Cortisone ointment works because the steroid hormones penetrate the skin cells. To make this process run better, horn softeners are added to the ointment. These are, for example, urea or salicylic acid. Sufficient ointment must be applied to be effective. A layer that is too thin cannot penetrate the skin properly. Ointments with too low a concentration of active substance may also work less well. An ointment with a higher concentration must then be used.


Cortisone ointment must be used in the correct dosage for a certain period of time to give good results. Applying too little does not give the desired effect, while applying too much increases the risk of side effects. The same applies to the frequency of lubrication, too little lubrication gives a less good result, while long-term lubrication increases the risk of side effects. In addition, long-term use can reduce the effectiveness of the ointment. Preferably use class 1 ointment on the face. Class 3 or 4 can be used for serious skin conditions. Once the complaints have reduced, you can return to the lower class to keep the skin condition under control. If the skin condition does not return, the treatment can be reduced. Always follow the doctor’s advice. In addition to the cortisone ointment, always use a good oily maintenance ointment without cortisone to keep the skin supple and reduce complaints.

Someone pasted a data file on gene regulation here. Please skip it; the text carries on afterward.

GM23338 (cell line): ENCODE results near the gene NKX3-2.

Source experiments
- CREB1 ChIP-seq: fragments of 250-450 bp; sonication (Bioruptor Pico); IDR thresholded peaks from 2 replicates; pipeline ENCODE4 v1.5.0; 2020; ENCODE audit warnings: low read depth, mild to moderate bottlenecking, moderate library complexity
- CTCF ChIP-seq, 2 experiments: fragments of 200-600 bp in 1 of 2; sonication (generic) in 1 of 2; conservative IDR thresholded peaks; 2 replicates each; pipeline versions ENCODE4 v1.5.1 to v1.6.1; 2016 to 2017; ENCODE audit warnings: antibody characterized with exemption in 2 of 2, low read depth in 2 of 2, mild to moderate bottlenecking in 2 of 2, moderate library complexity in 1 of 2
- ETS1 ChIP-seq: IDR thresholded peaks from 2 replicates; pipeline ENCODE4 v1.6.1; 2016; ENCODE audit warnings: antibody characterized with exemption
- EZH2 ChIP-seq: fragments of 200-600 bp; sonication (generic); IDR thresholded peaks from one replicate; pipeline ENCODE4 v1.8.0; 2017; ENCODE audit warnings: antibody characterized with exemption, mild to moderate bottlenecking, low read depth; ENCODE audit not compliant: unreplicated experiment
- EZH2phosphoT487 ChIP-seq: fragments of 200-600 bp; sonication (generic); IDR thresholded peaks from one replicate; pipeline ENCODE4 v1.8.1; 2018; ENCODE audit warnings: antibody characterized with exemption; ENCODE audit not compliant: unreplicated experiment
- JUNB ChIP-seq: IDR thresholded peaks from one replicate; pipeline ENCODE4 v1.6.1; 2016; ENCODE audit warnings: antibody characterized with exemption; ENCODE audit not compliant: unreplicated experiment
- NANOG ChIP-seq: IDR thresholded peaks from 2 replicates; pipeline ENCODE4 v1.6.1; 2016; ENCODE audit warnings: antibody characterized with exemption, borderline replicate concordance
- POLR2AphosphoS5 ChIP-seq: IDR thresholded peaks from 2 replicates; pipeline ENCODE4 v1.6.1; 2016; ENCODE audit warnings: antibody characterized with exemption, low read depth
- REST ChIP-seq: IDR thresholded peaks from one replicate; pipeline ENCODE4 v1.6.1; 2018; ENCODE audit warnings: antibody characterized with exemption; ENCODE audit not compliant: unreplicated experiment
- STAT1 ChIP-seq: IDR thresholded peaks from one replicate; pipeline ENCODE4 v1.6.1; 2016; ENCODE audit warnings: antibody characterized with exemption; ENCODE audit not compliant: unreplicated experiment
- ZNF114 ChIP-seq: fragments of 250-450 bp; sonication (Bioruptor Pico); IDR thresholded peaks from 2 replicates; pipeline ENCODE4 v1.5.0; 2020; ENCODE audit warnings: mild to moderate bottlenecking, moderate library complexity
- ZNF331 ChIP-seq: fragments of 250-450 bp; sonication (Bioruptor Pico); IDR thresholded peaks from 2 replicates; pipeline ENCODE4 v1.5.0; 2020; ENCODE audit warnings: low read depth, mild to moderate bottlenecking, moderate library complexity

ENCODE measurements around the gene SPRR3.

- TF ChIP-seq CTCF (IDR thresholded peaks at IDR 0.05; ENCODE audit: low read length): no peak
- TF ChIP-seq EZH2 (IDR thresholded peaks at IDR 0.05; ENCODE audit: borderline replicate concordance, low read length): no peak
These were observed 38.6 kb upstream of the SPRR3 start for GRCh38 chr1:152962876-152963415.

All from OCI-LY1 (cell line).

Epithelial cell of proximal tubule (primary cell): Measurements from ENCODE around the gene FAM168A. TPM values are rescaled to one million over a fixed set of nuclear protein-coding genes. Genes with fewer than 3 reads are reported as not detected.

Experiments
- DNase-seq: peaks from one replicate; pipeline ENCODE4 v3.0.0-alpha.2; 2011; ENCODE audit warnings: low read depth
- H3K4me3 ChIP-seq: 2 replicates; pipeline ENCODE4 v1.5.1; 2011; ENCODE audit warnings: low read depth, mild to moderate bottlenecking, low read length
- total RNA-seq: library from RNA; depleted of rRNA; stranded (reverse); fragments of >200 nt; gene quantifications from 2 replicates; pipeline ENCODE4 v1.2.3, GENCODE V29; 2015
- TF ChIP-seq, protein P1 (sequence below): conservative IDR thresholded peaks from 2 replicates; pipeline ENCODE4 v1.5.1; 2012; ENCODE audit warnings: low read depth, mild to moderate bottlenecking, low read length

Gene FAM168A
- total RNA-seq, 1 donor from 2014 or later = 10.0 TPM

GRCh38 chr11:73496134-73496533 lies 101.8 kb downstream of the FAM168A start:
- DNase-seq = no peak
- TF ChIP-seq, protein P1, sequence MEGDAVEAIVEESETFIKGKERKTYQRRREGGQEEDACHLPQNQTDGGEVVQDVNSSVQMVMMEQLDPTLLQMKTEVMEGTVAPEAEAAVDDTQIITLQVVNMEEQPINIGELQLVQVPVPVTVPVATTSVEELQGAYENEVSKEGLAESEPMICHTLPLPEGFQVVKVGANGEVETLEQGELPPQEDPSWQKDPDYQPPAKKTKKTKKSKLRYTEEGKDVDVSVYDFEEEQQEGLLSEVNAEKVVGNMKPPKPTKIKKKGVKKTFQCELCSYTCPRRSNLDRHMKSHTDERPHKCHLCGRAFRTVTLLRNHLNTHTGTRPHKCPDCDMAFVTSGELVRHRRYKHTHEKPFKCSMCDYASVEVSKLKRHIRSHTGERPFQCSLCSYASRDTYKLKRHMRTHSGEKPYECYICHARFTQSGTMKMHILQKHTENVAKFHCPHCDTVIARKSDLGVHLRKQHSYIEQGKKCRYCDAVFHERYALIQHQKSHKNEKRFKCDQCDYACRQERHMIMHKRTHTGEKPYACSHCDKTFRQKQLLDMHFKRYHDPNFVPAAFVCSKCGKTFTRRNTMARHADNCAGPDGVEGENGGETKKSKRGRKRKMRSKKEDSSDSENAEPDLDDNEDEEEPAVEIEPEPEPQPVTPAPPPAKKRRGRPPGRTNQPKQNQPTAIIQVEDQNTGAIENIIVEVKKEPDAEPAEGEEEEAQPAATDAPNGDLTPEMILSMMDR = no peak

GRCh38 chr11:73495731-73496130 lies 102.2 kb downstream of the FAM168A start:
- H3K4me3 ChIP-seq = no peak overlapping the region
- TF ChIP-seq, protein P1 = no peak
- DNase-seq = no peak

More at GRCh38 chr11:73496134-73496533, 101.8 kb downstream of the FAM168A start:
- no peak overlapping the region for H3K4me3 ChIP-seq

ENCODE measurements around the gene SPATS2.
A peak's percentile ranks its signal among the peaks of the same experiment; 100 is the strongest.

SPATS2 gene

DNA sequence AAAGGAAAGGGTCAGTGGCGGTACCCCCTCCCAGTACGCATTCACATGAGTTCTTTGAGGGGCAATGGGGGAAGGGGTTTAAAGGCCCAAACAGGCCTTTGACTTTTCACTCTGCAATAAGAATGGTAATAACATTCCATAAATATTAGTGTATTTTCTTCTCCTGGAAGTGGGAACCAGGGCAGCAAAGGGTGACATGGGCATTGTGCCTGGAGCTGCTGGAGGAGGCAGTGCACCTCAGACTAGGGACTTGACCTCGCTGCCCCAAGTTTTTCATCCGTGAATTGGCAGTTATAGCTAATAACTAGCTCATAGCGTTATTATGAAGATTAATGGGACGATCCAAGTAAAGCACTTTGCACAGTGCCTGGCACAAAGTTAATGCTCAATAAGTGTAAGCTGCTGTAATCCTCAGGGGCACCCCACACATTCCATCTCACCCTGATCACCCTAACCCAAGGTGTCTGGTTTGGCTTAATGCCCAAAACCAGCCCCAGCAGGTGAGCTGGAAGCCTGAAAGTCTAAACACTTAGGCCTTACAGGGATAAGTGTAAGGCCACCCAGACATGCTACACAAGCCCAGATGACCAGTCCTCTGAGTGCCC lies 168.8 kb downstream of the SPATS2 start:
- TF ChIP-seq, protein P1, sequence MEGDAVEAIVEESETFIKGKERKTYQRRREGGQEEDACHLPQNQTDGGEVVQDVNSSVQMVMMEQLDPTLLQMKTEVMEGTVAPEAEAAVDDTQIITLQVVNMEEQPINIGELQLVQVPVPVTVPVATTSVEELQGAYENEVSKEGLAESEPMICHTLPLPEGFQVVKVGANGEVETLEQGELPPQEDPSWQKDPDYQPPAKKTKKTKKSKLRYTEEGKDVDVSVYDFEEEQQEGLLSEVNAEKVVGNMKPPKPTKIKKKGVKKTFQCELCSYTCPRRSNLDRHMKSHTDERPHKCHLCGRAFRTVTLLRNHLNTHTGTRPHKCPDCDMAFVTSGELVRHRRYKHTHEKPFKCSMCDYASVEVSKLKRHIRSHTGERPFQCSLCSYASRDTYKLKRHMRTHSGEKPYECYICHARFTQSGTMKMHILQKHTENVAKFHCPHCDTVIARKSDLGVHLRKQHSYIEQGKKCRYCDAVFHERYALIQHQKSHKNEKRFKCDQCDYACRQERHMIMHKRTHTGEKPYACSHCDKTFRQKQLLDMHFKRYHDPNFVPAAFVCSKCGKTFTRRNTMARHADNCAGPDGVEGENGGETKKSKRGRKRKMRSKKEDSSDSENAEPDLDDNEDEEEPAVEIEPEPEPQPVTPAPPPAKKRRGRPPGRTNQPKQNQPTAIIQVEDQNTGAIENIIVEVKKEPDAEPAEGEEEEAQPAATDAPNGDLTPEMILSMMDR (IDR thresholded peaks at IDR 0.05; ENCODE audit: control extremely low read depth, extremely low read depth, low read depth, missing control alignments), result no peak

Cortisone ointment can be spread thinly. A fingertip is often sufficient, depending on the amount of skin that is inflamed. In any case, make sure that you no longer see any ointment, but that the skin is well greased.


Applying once a day is often sufficient. In the beginning, this can be done twice a day. Apply for several days in a row until the symptoms have disappeared. You can then usually switch to applying the cream two to three times a week. You can also choose to apply four days in a row and not for the other 3 days. By not using the hormone ointment frequently, the risk of side effects will be reduced.

Side effects

Although cortisone ointment has a bad name because of the many side effects seen in the early days, the side effects are now almost non-existent if used correctly. Class 1 ointments in particular often have no side effects.Side effects with long-term use include:

  • Thinning skin
  • Cracks of the skin, caused by thinning skin
  • The appearance of bruises
  • The appearance of stretch marks on the skin
  • The appearance of small blood vessels in the face
  • Clown eczema
  • Skin infections

Long-term use of high-quality cortisone ointment can cause side effects due to the absorption of steroid hormones in the blood. These side effects include:

  • Inhibition of the production of the body’s own adrenal hormones
  • Cushing’s syndrome, which can cause fluid retention in the face. Diabetes and rising blood pressure can also develop.
  • Bone decalcification
  • Growth inhibition in children
  • Increased intraocular pressure and cataracts



Although cortisone ointment is often prescribed for eczema or psoriasis, there are also alternatives. Tar ointment can work well against the complaints and does not contain the side effects that can occur with cortisone ointment. In addition, positive results are achieved with light therapy. However, light therapy can accelerate the symptoms of skin aging. It can also increase the risk of skin cancer.